If you’ve ever told a direct report they didn’t get promoted because they haven’t proven themselves, consider this: Did you give them a shot at the plum assignments?
Did they get relegated to getting coffee, taking notes, and tackling important (but less shiny) tasks more often than their co-workers at the same level?
“You can’t advance or get a raise if the managers don’t give you projects to prove yourself on,” one woman commented in “Climate Control: Gender and Racial Bias in Engineering?”—a 2016 report from the Center for WorkLife Law at the University of California, Hastings College of the Law and the Society of Women Engineers.
And it turns out that women, and especially women of color, are far more likely than white men to say they’re stuck doing “office housework” and that they’re not getting an equal chance to take on “glamour work” that could impress their bosses. Men of color also report less access to desirable opportunities. Surprise!
“The focus on where gender bias occurs, which has been largely on hiring and performance evaluations, is too early and too late,” says Joan C. Williams, distinguished professor of law and founding director of the Center for WorkLife Law. “It's missing one of the key ways in which gender bias is constantly being transmitted in today's workplace.” And that’s how assignments are divvied up.
Williams and Marina Multhaup, a research and policy fellow at the center, wrote a Harvard Business Review article highlighting their own and other research on the uneven distribution of office housework and glamour work.
They insist that fixing this disparity is a vital part of achieving true diversity and equality at the office. And there’s a simple way managers can get started: Stop asking for volunteers! Instead, make it a point to assign both office housework and glamour work thoughtfully and strategically.
In case you’re drawing a blank: Office housework encompasses actual housework such as cleaning up and planning parties, as well as emotional work (like mentoring) and thankless administrative tasks (like arranging meetings or running a committee whose work doesn’t directly affect revenue). Glamour work, on the other hand, includes prestigious gigs such as heading up a new team or working with a major client.
There are all kinds of stereotypes, biases, and assumptions that play into why managers tend to ask certain groups to do office housework more frequently and expect them to say yes, why some people feel more social pressure to agree or volunteer, why women who refuse or do a bad job tend to suffer negative consequences while men do not, and why white men tend to be first in mind for leadership-track assignments.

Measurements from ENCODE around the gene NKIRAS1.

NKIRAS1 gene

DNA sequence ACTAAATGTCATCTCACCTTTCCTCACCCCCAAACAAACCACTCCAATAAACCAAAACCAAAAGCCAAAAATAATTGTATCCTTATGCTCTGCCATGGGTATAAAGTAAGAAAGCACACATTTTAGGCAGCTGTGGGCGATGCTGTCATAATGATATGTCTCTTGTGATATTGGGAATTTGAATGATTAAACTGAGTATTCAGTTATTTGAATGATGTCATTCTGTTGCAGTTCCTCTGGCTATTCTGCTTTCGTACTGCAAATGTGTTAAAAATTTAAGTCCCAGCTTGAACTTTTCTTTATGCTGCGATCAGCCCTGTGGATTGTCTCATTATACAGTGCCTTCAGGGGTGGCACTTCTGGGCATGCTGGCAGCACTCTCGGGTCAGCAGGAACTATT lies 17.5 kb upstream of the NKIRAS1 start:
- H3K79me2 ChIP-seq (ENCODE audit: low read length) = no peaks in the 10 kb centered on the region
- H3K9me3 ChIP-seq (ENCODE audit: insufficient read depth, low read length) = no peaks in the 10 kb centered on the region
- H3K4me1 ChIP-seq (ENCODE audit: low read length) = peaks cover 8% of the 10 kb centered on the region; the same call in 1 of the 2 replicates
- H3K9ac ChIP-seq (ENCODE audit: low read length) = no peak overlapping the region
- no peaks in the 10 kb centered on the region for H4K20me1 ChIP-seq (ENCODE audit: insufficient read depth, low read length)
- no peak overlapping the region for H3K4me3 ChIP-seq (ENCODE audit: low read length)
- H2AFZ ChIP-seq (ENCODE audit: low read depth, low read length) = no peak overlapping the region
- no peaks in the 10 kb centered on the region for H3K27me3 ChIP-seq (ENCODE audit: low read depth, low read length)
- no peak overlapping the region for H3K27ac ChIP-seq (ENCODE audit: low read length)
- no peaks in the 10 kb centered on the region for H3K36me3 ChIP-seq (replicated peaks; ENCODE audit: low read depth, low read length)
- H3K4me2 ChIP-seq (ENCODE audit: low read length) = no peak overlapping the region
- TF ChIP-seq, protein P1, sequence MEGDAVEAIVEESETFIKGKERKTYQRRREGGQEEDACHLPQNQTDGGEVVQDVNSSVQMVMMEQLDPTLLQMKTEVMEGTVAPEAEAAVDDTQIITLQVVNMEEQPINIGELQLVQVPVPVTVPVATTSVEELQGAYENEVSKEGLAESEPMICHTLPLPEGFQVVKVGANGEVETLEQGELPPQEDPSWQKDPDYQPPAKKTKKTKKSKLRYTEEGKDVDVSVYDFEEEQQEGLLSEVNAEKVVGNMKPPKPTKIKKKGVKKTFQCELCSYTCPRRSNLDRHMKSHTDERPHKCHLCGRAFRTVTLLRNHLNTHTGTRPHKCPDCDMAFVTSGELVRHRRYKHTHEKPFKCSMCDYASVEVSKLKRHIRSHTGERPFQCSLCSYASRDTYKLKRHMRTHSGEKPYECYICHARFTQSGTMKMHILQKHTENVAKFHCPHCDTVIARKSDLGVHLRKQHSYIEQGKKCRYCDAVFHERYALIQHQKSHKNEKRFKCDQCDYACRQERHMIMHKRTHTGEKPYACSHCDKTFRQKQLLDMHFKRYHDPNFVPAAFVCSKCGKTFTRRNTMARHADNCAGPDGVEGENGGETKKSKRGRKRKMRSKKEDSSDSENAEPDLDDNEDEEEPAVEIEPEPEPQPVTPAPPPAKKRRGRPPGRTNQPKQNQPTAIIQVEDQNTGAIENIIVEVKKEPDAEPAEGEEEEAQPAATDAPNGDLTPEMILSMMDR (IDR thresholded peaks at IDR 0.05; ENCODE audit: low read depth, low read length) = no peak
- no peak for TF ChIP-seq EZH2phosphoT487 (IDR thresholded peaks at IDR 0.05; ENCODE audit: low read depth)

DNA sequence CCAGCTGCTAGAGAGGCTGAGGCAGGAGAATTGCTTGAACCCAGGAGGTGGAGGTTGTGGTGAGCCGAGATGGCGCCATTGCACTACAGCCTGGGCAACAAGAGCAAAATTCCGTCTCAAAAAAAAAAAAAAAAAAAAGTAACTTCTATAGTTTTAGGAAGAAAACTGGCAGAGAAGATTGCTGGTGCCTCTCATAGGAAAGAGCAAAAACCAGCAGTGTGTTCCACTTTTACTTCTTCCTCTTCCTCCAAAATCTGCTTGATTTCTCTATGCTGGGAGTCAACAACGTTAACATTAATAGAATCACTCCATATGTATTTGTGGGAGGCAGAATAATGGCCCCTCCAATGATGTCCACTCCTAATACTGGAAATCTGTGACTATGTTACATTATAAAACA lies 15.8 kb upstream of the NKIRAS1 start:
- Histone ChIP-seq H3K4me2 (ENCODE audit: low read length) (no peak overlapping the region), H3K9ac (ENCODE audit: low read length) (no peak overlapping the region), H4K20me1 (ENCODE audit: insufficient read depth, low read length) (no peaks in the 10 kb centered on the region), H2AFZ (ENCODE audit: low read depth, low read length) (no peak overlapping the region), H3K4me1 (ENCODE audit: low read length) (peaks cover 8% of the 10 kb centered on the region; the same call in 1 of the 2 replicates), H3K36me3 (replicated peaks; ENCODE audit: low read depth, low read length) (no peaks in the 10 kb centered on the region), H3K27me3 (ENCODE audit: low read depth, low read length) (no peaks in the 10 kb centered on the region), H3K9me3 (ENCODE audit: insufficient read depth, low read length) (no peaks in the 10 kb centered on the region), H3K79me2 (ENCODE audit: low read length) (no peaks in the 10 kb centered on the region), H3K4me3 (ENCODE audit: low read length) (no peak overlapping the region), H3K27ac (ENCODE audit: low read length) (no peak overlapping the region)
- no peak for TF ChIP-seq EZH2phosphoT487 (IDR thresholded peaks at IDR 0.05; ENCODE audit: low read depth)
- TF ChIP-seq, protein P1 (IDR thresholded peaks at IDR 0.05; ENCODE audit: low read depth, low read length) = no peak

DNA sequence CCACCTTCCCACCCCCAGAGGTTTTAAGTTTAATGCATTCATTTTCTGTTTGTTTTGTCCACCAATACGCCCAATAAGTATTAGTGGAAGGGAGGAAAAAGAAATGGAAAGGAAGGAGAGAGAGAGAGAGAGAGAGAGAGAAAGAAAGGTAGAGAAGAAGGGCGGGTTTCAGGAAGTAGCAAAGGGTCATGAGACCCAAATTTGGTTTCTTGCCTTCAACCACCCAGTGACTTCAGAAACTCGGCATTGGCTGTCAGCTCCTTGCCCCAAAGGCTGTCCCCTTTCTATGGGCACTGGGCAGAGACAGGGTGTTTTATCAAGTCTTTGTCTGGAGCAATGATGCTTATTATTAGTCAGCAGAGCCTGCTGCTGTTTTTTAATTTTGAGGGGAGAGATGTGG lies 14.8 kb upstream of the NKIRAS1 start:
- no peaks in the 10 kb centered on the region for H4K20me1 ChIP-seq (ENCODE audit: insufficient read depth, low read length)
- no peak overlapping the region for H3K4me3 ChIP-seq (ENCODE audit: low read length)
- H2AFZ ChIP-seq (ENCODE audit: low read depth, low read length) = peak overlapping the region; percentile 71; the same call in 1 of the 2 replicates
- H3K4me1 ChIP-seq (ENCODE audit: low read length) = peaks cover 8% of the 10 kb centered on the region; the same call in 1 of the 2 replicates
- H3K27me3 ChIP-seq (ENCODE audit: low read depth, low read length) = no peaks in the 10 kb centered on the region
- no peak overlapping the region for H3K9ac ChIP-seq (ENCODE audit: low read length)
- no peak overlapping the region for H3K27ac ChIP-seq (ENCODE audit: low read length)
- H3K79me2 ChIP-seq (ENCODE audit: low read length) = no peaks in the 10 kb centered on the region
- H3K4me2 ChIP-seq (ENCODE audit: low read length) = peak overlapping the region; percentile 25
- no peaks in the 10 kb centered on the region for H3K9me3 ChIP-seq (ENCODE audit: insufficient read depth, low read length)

In her second year as a law professor, Williams was asked to take on a time-consuming and onerous committee assignment. She said no. And “it framed my next 20 years at the institution.” She says she was seen forevermore as someone who wasn’t willing to pitch in. But none of her young male colleagues faced the same dilemma. “Their research time was protected,” she says, while hers was disrespected, even though it’s crucial to getting tenure.
So if you’re a manager, don’t behave like Williams’s bosses did in the 1980s. Figure out what office housework items your team does and how much of it each person is taking on. (And, to help you figure that out, you can even use this sample survey from the Center for WorkLife Law to get input from your team or create your own.)
Then implement a system that’ll actually distribute the work evenly. As Williams and Multhaup wrote in HBR, “it doesn’t really matter which system you choose—whether it’s alphabetical by last name or chronological by astrological sign—as long as people take turns.” Hold people accountable for their performance.
On the flipside, consider everyone for the most glamourous assignments, not just the first person who comes to mind or the loud, confident guy knocking down your door. And invest in training to get employees the skills they need for future opportunities.
This way, you’ll ensure everyone on your team has had a fair shot at the next promotion.
Photo of person carrying trays of coffee in an office courtesy of Hero Images/Getty Images.
A longtime word nerd and bookworm, Stav studied history and dance at Stanford and later journalism at Columbia. Before joining The Muse, Stav was a staff writer at Newsweek, where she wrote about everything from Nazi hunters to Chinese adoptees to Good Girls Revolt, the real story and fictionalized TV show about a 1970 gender discrimination case at the magazine. She prefers sunshine and tolerates winters grudgingly.More from this Author